His successor Fabio Capello did all in his power to keep Enrique but it was already too late – Barcelona swooped in and won the race to sign the prodigal midfielder. With the Blaugrana, the Spaniard did little to conceal his emotions, celebrating all five goals scored against Madrid with particular fervour.

    Gonzalo Higuain (Napoli to Juventus)

    After struggling to find first-team football with Real Madrid, Gonzalo Higuain decided his stint in the Spanish capital had its day. With multiple clubs in the mix, the Argentine was brought to Naples to fill the void left by Edinson Cavani. His prolific goal-scoring record made him a household name in the eyes of the Partenopei, ending the season with 36 goals in the Serie A alone.

    The rivalry between Napoli and Juventus has grown in recent years with the latter embodying the most tangible threat to the Bianconeri’s title hopes. Citing his disrespect for club president Aurelio de Laurentiis, the 29-year-old wasted no time packing his bags for Turin once Juventus triggered his €90m buyout clause.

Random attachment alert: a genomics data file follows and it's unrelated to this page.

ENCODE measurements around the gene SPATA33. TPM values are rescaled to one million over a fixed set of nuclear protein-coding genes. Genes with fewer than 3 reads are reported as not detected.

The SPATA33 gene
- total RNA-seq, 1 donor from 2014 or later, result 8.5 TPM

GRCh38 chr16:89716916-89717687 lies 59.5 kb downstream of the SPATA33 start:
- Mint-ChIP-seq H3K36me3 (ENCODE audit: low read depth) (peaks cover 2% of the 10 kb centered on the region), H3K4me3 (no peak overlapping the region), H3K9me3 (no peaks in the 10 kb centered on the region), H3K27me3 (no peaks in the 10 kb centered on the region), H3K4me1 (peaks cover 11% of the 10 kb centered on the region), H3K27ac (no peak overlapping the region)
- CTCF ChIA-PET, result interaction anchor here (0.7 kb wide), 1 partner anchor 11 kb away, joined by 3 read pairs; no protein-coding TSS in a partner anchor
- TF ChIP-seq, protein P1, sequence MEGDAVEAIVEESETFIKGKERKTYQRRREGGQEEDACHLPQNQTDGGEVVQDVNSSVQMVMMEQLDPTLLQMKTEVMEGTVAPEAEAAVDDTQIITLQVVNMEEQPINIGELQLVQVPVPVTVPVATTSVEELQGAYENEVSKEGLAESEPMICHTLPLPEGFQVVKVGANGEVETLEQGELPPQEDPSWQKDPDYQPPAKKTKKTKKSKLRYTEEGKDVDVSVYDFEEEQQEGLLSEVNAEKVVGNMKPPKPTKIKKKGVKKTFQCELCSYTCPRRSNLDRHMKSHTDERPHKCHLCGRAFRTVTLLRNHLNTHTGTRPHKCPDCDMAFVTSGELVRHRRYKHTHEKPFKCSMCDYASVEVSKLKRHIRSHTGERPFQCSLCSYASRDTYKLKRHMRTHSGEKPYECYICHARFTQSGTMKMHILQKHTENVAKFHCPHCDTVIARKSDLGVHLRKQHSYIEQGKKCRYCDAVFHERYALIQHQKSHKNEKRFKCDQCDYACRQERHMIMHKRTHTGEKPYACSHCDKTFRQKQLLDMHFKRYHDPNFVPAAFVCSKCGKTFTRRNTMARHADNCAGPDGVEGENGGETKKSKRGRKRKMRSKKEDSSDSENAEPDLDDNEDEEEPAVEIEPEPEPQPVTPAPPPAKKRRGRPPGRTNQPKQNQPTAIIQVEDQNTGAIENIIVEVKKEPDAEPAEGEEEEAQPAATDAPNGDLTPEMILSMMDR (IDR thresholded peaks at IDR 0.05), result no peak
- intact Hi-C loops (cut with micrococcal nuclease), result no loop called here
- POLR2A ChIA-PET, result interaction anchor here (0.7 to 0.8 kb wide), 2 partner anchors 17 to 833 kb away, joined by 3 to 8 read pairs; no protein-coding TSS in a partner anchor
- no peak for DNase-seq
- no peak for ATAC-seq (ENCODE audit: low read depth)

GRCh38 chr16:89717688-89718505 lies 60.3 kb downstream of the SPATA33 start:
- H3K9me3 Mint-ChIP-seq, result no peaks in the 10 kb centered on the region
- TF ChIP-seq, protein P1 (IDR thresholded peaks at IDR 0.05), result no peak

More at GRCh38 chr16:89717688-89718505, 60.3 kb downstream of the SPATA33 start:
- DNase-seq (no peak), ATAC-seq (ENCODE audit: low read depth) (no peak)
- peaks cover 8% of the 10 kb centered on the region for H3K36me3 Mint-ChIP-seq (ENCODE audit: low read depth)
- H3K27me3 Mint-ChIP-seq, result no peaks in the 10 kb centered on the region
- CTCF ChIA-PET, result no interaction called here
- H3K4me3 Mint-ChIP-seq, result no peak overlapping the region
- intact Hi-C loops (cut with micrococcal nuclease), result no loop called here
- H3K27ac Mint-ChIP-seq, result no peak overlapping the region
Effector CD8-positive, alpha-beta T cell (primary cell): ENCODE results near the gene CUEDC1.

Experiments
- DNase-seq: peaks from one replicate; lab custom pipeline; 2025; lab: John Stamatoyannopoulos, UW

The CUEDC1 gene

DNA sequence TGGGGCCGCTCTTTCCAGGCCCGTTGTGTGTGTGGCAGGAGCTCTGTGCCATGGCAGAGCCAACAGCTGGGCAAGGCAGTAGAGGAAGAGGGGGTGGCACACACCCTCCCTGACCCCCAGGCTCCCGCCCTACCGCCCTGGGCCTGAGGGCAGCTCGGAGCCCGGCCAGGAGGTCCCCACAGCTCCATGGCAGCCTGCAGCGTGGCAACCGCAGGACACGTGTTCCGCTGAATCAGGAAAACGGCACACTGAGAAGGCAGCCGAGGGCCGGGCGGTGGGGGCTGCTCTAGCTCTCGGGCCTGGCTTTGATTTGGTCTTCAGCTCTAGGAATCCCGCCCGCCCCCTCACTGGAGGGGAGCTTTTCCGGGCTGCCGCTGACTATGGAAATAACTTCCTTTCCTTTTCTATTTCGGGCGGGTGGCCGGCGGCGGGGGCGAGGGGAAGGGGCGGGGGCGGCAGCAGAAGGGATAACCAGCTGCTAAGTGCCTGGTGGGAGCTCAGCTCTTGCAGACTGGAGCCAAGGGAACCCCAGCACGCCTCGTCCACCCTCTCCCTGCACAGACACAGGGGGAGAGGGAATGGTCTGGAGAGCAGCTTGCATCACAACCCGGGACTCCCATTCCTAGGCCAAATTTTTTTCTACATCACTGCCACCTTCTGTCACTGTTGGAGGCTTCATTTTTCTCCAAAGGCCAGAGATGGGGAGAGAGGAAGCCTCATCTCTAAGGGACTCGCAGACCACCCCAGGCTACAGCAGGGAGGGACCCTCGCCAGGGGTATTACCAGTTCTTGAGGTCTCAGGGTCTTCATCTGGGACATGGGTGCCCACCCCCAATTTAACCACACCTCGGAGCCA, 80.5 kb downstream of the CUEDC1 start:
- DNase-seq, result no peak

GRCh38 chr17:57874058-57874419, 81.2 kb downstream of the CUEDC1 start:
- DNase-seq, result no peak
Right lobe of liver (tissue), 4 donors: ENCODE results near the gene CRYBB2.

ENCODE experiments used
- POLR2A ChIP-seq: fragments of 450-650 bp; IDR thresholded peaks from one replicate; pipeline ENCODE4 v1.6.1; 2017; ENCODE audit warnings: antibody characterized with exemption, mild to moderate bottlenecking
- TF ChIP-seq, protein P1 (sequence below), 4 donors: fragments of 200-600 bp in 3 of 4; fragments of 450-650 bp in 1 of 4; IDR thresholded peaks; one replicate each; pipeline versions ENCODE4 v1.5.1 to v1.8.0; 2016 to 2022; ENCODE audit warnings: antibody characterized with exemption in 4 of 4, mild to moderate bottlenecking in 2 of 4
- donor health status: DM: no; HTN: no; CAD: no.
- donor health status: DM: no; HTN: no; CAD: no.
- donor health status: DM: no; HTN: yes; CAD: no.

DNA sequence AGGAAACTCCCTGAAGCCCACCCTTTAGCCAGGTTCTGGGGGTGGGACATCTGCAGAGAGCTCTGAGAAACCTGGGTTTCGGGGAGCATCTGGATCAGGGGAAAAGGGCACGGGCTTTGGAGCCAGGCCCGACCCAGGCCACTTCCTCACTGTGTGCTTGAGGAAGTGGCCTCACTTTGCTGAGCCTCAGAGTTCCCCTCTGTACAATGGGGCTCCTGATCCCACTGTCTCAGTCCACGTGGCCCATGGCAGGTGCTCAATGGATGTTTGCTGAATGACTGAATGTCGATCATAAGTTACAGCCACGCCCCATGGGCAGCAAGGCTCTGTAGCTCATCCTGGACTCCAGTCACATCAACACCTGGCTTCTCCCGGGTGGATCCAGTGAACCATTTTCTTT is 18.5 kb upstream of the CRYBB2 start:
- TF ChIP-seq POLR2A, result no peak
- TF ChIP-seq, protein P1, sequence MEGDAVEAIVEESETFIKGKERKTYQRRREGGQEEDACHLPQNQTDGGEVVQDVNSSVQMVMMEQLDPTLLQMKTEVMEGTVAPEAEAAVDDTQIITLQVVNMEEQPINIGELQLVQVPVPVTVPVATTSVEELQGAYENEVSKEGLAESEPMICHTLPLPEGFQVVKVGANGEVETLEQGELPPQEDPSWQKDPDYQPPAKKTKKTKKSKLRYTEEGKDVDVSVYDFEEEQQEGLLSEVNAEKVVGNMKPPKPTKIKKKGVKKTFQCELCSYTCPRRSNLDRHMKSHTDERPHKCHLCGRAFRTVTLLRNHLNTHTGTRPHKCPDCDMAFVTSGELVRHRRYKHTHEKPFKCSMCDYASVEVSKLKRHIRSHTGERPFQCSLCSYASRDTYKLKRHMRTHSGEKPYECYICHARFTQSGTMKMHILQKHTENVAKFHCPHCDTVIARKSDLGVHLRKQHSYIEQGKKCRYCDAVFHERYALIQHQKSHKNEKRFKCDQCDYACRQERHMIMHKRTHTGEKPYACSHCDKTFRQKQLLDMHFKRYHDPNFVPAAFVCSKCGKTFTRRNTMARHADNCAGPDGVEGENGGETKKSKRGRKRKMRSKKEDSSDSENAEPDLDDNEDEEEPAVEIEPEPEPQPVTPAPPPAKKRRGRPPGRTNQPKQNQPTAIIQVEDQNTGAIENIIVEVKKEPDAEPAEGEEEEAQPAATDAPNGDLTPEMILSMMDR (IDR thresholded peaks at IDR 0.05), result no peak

Mario Gotze (Borussia Dortmund to Bayern Munich)

    As product of Dortmund’s youth academy, Mario Gotze began his journey at the club at eight years of age. Since then, the attacking midfielder worked his way into the starting eleven, playing an important part in his side’s record-breaking Bundesliga triumph in 2012.

    Dortmund continued to impress in Europe the following season, thanks to the formidable attacking trident featuring Robert Lewandowski and Marco Reus. But the relationship with the club later went sour when transfer speculation hinted Gotze would be leaving for fierce rivals Bayern Munich. What made matters worse was when an announcement followed hours before Dortmund’s Champions League semi-final against Real Madrid, much to Jurgen Klopp’s annoyance.

    After a difficult spell at Bayern Munich, the 24-year-old confirmed a return to the Westfalenstadion once again. The reception upon his arrival was mixed – the Yellow Wall  reluctant to fully accept their former prodigy among their ranks after fraternising with the enemy.